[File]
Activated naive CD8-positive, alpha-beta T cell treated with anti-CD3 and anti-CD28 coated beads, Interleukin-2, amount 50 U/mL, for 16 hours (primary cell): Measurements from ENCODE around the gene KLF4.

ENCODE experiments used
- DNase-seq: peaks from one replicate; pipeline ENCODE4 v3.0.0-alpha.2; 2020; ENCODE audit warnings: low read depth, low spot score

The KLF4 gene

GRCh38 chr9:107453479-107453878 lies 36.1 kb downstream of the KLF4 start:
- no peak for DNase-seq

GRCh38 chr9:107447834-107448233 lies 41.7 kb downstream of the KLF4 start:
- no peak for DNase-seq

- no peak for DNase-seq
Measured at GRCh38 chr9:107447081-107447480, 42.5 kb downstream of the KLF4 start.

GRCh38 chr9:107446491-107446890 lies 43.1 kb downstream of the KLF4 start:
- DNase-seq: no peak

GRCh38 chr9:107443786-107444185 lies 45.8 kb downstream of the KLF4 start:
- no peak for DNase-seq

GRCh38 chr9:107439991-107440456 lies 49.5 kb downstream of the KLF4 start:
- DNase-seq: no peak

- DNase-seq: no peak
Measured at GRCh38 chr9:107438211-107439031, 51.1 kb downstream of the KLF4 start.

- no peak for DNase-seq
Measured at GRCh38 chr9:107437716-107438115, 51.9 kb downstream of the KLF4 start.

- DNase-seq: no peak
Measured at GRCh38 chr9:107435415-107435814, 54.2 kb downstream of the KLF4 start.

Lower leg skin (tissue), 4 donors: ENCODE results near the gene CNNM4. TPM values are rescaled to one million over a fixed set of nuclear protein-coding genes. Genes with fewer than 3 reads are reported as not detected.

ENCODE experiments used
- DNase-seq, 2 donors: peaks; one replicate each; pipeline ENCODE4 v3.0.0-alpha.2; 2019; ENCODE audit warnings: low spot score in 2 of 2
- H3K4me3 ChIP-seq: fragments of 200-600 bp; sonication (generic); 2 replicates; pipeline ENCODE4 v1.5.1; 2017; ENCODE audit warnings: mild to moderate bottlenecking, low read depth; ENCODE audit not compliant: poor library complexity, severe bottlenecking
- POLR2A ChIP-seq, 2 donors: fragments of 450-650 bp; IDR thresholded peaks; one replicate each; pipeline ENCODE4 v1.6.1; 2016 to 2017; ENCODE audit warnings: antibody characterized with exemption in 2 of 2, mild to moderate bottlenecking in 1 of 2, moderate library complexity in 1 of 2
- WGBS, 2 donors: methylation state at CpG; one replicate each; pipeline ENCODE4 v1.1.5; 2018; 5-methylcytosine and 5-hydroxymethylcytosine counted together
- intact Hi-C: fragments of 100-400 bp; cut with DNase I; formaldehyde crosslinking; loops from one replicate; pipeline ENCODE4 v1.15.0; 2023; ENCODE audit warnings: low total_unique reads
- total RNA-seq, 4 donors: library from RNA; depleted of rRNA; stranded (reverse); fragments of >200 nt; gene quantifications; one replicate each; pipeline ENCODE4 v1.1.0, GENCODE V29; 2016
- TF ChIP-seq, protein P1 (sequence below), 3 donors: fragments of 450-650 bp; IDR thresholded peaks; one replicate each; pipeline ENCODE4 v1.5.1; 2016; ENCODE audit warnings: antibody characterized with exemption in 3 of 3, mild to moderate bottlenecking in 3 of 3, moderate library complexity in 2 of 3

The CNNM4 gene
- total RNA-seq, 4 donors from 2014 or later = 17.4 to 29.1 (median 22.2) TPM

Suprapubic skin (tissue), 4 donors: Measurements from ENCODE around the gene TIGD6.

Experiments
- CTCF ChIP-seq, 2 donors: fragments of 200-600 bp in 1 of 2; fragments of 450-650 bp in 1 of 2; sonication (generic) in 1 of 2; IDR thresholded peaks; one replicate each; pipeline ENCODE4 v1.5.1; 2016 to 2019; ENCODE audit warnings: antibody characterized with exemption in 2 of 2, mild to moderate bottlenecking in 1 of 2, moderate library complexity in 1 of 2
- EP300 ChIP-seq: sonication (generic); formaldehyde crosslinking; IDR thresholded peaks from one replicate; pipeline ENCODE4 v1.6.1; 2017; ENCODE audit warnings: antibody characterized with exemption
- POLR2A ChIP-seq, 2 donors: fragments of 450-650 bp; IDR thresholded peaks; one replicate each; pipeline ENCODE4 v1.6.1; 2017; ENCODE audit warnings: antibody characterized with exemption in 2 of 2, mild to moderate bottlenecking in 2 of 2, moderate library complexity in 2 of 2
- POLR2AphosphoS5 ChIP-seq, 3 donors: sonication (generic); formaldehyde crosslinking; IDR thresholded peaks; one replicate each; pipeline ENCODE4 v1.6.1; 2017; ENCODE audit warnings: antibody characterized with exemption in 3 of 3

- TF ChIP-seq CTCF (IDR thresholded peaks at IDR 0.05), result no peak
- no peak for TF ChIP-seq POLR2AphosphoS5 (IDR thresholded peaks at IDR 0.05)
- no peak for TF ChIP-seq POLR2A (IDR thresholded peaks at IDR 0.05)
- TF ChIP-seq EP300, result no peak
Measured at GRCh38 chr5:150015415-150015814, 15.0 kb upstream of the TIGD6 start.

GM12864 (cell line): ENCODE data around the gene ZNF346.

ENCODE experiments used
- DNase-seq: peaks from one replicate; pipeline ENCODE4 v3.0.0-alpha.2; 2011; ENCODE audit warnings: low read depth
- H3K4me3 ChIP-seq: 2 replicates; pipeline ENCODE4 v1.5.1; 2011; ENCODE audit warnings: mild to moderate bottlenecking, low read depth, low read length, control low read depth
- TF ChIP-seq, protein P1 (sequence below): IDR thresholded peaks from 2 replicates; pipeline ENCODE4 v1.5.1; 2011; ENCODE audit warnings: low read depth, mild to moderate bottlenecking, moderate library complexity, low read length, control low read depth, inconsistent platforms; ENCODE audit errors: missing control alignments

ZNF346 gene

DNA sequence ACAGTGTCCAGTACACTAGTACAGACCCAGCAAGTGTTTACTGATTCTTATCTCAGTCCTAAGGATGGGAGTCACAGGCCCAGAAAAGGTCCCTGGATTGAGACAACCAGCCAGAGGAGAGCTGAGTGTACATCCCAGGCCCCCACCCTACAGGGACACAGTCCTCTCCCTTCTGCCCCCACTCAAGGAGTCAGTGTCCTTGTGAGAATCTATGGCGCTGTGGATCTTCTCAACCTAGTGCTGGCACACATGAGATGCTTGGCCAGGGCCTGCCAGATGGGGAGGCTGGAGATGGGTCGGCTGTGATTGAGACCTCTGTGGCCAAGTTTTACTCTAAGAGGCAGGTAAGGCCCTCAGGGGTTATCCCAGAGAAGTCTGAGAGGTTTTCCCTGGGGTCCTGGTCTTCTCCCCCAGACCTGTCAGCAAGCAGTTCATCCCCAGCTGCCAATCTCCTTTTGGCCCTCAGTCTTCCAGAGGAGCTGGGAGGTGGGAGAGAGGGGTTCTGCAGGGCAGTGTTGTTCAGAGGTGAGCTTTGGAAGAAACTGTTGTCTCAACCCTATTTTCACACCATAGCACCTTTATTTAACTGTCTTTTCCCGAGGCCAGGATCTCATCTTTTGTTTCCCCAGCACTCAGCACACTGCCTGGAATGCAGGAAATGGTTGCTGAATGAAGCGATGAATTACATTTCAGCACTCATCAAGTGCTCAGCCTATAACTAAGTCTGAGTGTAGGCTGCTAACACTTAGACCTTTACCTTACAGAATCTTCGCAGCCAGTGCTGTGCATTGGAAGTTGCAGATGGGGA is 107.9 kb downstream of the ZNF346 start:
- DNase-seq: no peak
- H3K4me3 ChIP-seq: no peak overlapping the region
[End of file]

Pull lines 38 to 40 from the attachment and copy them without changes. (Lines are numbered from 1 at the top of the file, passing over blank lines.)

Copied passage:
- POLR2A ChIP-seq, 2 donors: fragments of 450-650 bp; IDR thresholded peaks; one replicate each; pipeline ENCODE4 v1.6.1; 2017; ENCODE audit warnings: antibody characterized with exemption in 2 of 2, mild to moderate bottlenecking in 2 of 2, moderate library complexity in 2 of 2
- POLR2AphosphoS5 ChIP-seq, 3 donors: sonication (generic); formaldehyde crosslinking; IDR thresholded peaks; one replicate each; pipeline ENCODE4 v1.6.1; 2017; ENCODE audit warnings: antibody characterized with exemption in 3 of 3

- TF ChIP-seq CTCF (IDR thresholded peaks at IDR 0.05), result no peak